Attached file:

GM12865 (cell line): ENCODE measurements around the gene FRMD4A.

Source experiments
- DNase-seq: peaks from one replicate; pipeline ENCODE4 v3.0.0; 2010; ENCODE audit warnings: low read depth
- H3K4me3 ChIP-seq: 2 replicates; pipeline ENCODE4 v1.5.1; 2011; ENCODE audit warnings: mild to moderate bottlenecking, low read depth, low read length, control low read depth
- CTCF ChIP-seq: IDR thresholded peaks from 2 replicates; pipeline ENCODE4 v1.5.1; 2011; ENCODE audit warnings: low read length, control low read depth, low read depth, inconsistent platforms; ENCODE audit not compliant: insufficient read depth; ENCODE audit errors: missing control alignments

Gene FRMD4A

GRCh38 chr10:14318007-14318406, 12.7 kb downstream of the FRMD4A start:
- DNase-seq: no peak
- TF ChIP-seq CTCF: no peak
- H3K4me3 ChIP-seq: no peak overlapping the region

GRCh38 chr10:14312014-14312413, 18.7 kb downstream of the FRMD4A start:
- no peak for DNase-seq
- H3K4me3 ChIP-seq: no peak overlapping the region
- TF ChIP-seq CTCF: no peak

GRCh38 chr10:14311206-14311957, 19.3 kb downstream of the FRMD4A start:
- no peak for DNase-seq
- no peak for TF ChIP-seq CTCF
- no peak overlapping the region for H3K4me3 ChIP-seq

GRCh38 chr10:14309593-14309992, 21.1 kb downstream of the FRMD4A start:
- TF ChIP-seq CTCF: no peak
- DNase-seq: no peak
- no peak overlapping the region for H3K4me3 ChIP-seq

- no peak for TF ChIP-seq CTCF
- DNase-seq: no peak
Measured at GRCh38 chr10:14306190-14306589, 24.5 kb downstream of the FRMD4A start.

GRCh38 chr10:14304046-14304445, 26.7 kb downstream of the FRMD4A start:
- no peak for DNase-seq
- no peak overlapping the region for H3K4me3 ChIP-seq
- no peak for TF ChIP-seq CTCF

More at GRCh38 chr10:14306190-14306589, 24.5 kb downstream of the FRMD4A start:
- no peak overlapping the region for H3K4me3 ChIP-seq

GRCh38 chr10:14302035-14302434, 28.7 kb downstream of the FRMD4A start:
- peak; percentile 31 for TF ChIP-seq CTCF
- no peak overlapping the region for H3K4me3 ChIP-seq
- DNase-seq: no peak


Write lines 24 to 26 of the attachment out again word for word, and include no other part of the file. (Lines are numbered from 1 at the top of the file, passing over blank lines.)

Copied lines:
- DNase-seq: no peak
Measured at GRCh38 chr10:14306190-14306589, 24.5 kb downstream of the FRMD4A start.

GRCh38 chr10:14304046-14304445, 26.7 kb downstream of the FRMD4A start: